One of Couturier’s most underrated assets are his hands. Think about how many times he either finds the puck in a puck battle, deflect a pass through a lane or make a key clear in a game. Those are things that do not appear on a score sheet but have a big impact, and it is due in large part to the speed of his hands (and his reach).

We are just starting to see what Couturier can do with wings that actually belong in the NHL. 118 NHL games, 115 of them playing with the likes of Rosehill, Knuble and Rinaldo and yet a career .35ppg vs. Schenn’s .42ppg. Just imagine if the roles were reversed…which I think it will occur over the next 50 games or their careers.

The thing that has struck me most about Couturier offensively is the speed of his release and the accuracy of his shot. Simon Gagne is the most pure shooter I have seen since Tim Kerr, and Couturier could come close – their release are that similar. The only way I can describe it without stick and puck is the distance the puck travels while within their possession – it’s middle back foot to the toe of the same foot…less than 12" in total travel on the blade before the shot is released.

The issue with Couturier is that his chances never come anywhere near proper shooting lanes – which in part is a "head" issue.

Head

Couturier: great defensive lanes, poor offensive lanes, starting to show "vision", needs some of Schenn’s swagger.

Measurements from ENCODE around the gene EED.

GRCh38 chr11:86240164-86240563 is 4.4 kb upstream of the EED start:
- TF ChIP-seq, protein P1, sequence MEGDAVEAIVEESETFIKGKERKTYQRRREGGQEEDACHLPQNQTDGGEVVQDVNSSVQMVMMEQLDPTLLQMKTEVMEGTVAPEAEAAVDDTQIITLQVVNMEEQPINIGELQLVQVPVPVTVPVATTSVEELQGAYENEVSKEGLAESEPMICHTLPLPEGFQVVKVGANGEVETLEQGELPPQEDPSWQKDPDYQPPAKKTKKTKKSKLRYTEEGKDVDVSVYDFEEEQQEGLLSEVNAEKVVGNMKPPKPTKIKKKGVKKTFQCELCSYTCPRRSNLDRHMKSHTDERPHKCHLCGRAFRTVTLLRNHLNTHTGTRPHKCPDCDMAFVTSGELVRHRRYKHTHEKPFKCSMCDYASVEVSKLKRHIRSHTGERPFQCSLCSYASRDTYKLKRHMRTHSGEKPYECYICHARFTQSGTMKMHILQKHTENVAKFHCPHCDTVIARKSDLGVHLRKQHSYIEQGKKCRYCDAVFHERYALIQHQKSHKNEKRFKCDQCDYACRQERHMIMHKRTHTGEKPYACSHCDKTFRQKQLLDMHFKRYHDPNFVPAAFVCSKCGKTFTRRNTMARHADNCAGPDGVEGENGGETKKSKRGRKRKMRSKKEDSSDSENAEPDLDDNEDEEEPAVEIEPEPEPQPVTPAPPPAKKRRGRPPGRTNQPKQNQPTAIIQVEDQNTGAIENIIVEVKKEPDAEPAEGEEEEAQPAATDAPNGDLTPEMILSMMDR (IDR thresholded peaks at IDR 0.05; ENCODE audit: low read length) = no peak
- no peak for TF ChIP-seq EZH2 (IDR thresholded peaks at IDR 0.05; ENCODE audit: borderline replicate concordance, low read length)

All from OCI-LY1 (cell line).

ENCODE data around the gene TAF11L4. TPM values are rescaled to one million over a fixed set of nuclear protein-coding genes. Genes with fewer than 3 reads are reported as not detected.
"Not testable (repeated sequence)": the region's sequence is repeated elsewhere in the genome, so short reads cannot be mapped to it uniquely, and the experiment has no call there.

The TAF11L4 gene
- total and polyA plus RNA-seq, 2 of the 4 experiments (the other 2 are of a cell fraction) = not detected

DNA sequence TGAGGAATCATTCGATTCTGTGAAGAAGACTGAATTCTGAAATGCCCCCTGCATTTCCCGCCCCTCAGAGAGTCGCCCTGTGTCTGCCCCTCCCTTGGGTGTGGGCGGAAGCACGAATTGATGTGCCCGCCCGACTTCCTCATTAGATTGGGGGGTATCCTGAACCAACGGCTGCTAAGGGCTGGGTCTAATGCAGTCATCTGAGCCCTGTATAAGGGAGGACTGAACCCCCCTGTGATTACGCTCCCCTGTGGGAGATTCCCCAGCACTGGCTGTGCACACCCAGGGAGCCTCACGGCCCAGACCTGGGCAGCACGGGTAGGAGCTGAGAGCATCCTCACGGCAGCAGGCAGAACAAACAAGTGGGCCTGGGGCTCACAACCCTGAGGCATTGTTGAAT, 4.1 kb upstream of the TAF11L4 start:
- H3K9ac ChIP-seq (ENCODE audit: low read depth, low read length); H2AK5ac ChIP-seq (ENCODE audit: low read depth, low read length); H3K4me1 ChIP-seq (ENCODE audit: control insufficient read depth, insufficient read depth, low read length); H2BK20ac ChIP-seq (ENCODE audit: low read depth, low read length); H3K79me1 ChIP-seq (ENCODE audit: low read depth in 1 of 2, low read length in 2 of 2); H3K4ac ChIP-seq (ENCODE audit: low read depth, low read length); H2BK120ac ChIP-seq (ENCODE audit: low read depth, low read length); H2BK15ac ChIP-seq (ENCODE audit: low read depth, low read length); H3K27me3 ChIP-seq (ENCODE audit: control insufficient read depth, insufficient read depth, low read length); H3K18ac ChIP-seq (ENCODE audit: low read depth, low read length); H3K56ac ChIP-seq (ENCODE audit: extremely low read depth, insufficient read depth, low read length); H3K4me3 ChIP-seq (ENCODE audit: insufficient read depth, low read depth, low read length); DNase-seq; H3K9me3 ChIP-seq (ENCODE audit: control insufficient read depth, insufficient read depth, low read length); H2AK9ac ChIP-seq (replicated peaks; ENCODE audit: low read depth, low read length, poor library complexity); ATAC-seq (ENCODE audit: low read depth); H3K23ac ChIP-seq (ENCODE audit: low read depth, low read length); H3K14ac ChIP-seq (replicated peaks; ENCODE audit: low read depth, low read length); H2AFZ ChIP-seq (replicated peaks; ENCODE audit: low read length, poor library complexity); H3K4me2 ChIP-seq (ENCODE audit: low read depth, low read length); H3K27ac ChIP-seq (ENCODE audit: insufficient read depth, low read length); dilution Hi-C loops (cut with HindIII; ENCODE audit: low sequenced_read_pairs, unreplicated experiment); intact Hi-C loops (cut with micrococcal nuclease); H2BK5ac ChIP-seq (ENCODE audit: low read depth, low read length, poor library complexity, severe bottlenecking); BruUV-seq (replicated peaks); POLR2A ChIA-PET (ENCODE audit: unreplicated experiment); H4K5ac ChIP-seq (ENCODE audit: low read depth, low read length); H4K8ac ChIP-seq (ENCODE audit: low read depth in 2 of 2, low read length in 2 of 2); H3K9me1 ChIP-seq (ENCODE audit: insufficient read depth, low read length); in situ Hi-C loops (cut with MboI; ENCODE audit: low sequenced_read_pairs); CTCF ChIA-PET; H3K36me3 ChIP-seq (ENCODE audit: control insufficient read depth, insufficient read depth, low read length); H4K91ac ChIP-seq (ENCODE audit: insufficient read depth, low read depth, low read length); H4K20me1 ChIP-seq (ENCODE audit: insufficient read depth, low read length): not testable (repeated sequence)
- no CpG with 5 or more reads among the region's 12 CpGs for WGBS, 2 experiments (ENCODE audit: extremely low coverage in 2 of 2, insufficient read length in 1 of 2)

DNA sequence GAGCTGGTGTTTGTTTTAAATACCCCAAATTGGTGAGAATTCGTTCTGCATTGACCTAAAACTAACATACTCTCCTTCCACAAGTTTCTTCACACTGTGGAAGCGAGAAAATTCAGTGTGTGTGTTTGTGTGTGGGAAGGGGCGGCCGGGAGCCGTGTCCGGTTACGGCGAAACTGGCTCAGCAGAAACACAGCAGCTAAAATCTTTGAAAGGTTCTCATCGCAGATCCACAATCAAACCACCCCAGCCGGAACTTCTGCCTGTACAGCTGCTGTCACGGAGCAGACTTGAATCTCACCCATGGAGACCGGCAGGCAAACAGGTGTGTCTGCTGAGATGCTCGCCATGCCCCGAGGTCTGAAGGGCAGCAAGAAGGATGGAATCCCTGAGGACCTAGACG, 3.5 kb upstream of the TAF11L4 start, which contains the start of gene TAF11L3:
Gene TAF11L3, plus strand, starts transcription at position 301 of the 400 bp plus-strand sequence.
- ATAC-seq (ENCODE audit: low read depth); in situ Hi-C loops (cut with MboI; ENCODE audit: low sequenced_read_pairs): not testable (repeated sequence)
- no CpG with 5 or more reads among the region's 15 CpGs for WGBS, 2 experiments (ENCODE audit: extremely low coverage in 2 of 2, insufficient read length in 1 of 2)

Couturier’s defensive and PK prowess is well documented, so let’s skip it…and pick on his scoring and offensive zone lane play.

Honestly, I can’t tell if the lane play is correlated with the weak wing combination and a lack of confidence, but if one was to combine Schenn’s lanes with Couturier’s skills the Flyers would have a franchise player on their hands. That’s promising if you believe, like I do, that Couturier will develop this awareness and confidence as he starts to evolve from 4th line defensive center to 2nd line playmaking threat. The reason I feel so strongly is due to the feet, hands, head and his last 10 games: 2g 5a 7pts +3. You can see it in his play that Couturier is just on the envelope of emerging.

Recap of Couturier:

His foundation starts in his "elite" feet – they are slow on the burst by NHL standards, but are a key reason why this kid is so good defensively. The feet leads to the hands – his passes are sharp he is starting to create space and show vision and his shot release is one of the fastest I have seen in a long while.

Ultimately, my concern about Couturier is his confidence. Did Laviolette bury this kid as nothing more than a 3rd line checking center and PK player, or can Couturier see the play clear enough to take risks and allow his feet, hands and head to turn him into a very productive two way player? Time will tell.

Feet

Schenn: slow, often off balance, flat foot.

Couturier: slow burst, rarely off balance, "elite" feet.

Hands

Schenn: skilled at passing, something odd in relationship to feet, not anticipating NHL level lane speed.

Couturier: skilled at passing, great at finding loose pucks, elite NHL level shot release.

Head

Schenn: great lanes, poor anticipation, where is the "vision", poor defensively, why doesn’t he play PK?

Couturier: great defensive lanes, poor offensive lanes, starting to show "vision", needs some of Schenn’s swagger.

This item was written by a member of this community and is not necessarily endorsed by <em>Broad Street Hockey</em>.